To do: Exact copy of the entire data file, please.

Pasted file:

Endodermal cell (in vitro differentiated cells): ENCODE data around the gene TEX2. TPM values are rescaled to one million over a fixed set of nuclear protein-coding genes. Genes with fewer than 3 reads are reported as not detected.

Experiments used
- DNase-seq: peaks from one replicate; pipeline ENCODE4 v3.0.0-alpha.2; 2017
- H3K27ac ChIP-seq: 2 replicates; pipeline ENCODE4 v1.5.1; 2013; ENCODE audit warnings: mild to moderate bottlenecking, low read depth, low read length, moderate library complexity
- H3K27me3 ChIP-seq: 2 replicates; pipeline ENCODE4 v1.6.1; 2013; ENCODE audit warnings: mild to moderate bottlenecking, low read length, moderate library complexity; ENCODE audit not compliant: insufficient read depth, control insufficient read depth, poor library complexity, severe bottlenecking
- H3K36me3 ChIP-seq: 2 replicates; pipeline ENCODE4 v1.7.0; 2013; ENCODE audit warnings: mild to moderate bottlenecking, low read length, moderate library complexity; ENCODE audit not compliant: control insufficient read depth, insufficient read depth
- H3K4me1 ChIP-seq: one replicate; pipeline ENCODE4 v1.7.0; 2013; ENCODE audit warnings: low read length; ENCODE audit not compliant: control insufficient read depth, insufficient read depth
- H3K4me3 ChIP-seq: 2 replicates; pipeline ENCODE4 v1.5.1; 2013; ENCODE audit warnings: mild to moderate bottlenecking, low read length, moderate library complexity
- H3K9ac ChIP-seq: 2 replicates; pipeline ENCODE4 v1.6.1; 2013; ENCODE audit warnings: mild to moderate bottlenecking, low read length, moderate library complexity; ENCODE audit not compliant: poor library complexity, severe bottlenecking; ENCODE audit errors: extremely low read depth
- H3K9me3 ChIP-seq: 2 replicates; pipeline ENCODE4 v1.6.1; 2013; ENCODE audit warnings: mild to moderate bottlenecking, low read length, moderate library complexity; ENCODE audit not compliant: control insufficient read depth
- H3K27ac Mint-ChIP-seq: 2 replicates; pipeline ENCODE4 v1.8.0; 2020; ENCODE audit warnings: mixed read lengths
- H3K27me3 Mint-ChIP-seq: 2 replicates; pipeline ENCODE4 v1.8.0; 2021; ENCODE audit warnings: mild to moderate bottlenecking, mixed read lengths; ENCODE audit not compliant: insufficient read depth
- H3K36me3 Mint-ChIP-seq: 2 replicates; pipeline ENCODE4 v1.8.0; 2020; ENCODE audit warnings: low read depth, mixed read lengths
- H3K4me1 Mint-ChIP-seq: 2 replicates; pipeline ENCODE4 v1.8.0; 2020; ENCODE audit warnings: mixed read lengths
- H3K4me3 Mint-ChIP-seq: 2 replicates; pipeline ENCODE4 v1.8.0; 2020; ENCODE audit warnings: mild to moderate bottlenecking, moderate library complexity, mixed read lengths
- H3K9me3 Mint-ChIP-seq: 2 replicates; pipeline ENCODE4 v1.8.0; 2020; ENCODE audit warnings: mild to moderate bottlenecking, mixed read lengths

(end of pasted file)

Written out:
Endodermal cell (in vitro differentiated cells): ENCODE data around the gene TEX2. TPM values are rescaled to one million over a fixed set of nuclear protein-coding genes. Genes with fewer than 3 reads are reported as not detected.

Experiments used
- DNase-seq: peaks from one replicate; pipeline ENCODE4 v3.0.0-alpha.2; 2017
- H3K27ac ChIP-seq: 2 replicates; pipeline ENCODE4 v1.5.1; 2013; ENCODE audit warnings: mild to moderate bottlenecking, low read depth, low read length, moderate library complexity
- H3K27me3 ChIP-seq: 2 replicates; pipeline ENCODE4 v1.6.1; 2013; ENCODE audit warnings: mild to moderate bottlenecking, low read length, moderate library complexity; ENCODE audit not compliant: insufficient read depth, control insufficient read depth, poor library complexity, severe bottlenecking
- H3K36me3 ChIP-seq: 2 replicates; pipeline ENCODE4 v1.7.0; 2013; ENCODE audit warnings: mild to moderate bottlenecking, low read length, moderate library complexity; ENCODE audit not compliant: control insufficient read depth, insufficient read depth
- H3K4me1 ChIP-seq: one replicate; pipeline ENCODE4 v1.7.0; 2013; ENCODE audit warnings: low read length; ENCODE audit not compliant: control insufficient read depth, insufficient read depth
- H3K4me3 ChIP-seq: 2 replicates; pipeline ENCODE4 v1.5.1; 2013; ENCODE audit warnings: mild to moderate bottlenecking, low read length, moderate library complexity
- H3K9ac ChIP-seq: 2 replicates; pipeline ENCODE4 v1.6.1; 2013; ENCODE audit warnings: mild to moderate bottlenecking, low read length, moderate library complexity; ENCODE audit not compliant: poor library complexity, severe bottlenecking; ENCODE audit errors: extremely low read depth
- H3K9me3 ChIP-seq: 2 replicates; pipeline ENCODE4 v1.6.1; 2013; ENCODE audit warnings: mild to moderate bottlenecking, low read length, moderate library complexity; ENCODE audit not compliant: control insufficient read depth
- H3K27ac Mint-ChIP-seq: 2 replicates; pipeline ENCODE4 v1.8.0; 2020; ENCODE audit warnings: mixed read lengths
- H3K27me3 Mint-ChIP-seq: 2 replicates; pipeline ENCODE4 v1.8.0; 2021; ENCODE audit warnings: mild to moderate bottlenecking, mixed read lengths; ENCODE audit not compliant: insufficient read depth
- H3K36me3 Mint-ChIP-seq: 2 replicates; pipeline ENCODE4 v1.8.0; 2020; ENCODE audit warnings: low read depth, mixed read lengths
- H3K4me1 Mint-ChIP-seq: 2 replicates; pipeline ENCODE4 v1.8.0; 2020; ENCODE audit warnings: mixed read lengths
- H3K4me3 Mint-ChIP-seq: 2 replicates; pipeline ENCODE4 v1.8.0; 2020; ENCODE audit warnings: mild to moderate bottlenecking, moderate library complexity, mixed read lengths
- H3K9me3 Mint-ChIP-seq: 2 replicates; pipeline ENCODE4 v1.8.0; 2020; ENCODE audit warnings: mild to moderate bottlenecking, mixed read lengths